Incident response planning, including tabletop exercises, is vital to the data breach preparedness of any organization. Data breaches can have a crippling effect on a business. Although data breaches at large companies dominate the headlines, data breaches occur at small and medium-sized businesses as well.
Earlier this year, South Dakota passed the state’s first data breach notification law. Prior to passage of the law, South Dakota was one of only two states that did not have a state data breach notification law. The law went into effect this past July.
To avoid what is becoming a common lawsuit, businesses need to be aware of the Illinois Biometric Information Privacy Act (BIPA) requirements. Two class action lawsuits were recently filed in Cook County Circuit Court by employees alleging violations of the BIPA by their respective employers.
A data protection ordinance was recently proposed in the City of Chicago. The “Data Collection and Protection Ordinance” (the Ordinance), sponsored by Aldermans Burke, Hopkins and Reilly, is a response to a string of high-profile data breaches that occurred during the past year.Continue Reading
On January 8, 2018, VTech Electronics Limited (VTech) agreed to settle charges brought by the Federal Trade Commission (FTC) that the company violated U.S. children’s privacy law. As part of the settlement, VTech agreed to pay a $650,000 civil penalty, refrain from further violation of the law, and implement a comprehensive data security compliance program.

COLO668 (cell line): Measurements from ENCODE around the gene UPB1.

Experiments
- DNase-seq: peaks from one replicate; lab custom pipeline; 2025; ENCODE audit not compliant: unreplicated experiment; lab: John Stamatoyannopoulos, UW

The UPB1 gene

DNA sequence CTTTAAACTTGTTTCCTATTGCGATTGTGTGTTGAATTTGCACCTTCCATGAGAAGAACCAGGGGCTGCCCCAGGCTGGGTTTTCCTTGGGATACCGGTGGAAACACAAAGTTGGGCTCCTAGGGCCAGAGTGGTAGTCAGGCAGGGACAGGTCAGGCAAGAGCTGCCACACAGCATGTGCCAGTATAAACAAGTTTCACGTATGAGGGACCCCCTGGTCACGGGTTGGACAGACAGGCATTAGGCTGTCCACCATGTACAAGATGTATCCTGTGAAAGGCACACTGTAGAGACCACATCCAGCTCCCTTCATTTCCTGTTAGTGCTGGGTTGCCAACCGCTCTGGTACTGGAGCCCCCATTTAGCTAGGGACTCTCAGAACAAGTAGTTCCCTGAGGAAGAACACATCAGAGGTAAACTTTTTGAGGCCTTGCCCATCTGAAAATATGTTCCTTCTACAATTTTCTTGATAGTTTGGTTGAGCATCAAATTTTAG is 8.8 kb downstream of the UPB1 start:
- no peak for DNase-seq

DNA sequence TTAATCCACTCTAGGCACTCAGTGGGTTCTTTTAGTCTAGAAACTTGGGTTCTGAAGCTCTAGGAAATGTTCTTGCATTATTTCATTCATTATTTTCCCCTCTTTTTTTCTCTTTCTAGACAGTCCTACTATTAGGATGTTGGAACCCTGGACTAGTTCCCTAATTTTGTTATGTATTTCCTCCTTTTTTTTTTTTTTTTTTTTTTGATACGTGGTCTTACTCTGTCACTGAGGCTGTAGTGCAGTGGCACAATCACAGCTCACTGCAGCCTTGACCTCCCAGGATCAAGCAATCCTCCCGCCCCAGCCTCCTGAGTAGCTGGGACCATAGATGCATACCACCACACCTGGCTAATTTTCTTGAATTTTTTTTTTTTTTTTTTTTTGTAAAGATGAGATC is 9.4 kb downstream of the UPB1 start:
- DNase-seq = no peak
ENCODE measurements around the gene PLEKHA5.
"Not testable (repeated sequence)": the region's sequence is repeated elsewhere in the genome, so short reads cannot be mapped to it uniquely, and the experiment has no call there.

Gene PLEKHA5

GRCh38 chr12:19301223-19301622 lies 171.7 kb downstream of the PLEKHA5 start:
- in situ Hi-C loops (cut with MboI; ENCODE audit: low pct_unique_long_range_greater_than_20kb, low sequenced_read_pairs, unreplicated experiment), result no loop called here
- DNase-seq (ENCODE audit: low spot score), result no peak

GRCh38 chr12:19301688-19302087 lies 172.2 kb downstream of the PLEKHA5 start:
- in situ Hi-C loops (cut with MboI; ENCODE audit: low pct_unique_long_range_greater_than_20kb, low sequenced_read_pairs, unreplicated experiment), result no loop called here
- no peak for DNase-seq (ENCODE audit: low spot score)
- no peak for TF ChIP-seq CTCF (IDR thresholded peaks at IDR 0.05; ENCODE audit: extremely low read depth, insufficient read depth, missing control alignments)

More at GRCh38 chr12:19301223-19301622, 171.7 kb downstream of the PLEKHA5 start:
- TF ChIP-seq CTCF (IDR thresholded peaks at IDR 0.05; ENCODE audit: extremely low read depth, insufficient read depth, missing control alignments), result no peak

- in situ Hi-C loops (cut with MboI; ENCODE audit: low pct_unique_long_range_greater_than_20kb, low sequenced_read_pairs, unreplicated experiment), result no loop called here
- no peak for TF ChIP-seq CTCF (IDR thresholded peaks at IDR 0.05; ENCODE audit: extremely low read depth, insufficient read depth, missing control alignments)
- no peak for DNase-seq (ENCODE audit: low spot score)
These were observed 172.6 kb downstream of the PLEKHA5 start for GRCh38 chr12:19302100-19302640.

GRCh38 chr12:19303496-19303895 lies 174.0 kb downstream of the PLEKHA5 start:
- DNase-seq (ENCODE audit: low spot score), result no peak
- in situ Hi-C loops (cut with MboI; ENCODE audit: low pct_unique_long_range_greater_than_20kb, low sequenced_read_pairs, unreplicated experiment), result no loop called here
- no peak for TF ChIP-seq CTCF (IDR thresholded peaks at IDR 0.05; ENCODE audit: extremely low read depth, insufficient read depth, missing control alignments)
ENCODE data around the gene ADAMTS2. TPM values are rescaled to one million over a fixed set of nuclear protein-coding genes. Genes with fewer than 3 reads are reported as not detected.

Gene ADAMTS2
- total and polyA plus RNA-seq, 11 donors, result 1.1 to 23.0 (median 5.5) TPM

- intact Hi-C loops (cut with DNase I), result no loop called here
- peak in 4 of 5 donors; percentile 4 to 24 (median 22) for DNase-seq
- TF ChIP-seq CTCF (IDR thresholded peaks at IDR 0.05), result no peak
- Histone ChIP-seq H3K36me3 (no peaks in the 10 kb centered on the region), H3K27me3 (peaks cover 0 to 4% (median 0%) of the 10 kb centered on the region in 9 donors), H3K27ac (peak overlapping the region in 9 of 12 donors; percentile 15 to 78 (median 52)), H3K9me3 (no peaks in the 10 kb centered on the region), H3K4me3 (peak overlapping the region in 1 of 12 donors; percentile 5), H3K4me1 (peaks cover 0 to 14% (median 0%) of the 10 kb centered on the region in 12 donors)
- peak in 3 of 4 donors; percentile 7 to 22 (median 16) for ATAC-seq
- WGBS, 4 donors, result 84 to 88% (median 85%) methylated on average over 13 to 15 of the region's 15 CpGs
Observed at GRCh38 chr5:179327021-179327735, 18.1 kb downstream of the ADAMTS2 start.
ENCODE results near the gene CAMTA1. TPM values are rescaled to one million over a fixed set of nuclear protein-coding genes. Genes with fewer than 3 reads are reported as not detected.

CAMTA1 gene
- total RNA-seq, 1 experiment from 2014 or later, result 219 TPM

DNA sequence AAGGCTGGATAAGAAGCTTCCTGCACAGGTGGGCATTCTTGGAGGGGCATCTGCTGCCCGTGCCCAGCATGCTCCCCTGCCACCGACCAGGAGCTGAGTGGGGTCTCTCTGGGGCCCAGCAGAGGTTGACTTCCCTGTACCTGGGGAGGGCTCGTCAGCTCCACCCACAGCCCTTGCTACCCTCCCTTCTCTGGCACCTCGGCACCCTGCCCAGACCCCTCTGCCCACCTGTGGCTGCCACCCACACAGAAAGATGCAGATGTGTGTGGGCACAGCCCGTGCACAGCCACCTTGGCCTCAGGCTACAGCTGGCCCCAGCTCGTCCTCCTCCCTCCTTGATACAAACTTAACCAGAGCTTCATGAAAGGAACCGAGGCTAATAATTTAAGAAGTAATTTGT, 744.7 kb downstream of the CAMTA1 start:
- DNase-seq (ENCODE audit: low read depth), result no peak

The U.S. Court of Appeals for the 2nd Circuit recently upheld a district court decision dismissing a putative class action filed by two plaintiffs against the maker of the NBA2K videogame series. The plaintiffs alleged five violations of the Illinois Biometric Information Privacy Act (BIPA). The district court dismissed plaintiffs’ claims for lack of Article III standing, and the plaintiffs appealed.Continue Reading
The United States Supreme Court opinion in Spokeo (“Spokeo II) was viewed as a major decision in cybersecurity litigation. We at Mckenna Storer addressed the importance of that decision in this space in “No Harm, No Foul: Why Spokeo v. Robins is a Win for Data Privacy Defendants”. The results following that decision have been mixed for plaintiffs and defendants. In Spokeo II, the Court remanded the case to the U.S. Court of Appeals for the 9th Circuit, which recently issued its opinion on remand. The 9th Circuit held that Plaintiff has standing to sue Spokeo for violations of the Fair Credit Reporting Act (FCRA).
The Federal Trade Commission (FTC) recently updated its COPPA Compliance Plan for businesses. The Children’s Online Privacy Protection Act (COPPA) protects the privacy of children using websites and online services. Operators of websites and online services that collect personal information from kids under age 13 are covered by the Act. Failure to comply with COPPA can result in civil penalties up to $40,654 per violation. To assist business covered under COPPA, the FTC has published a 6-step compliance plan. In response to changing technologies in the marketplace, the FTC recently updated this plan.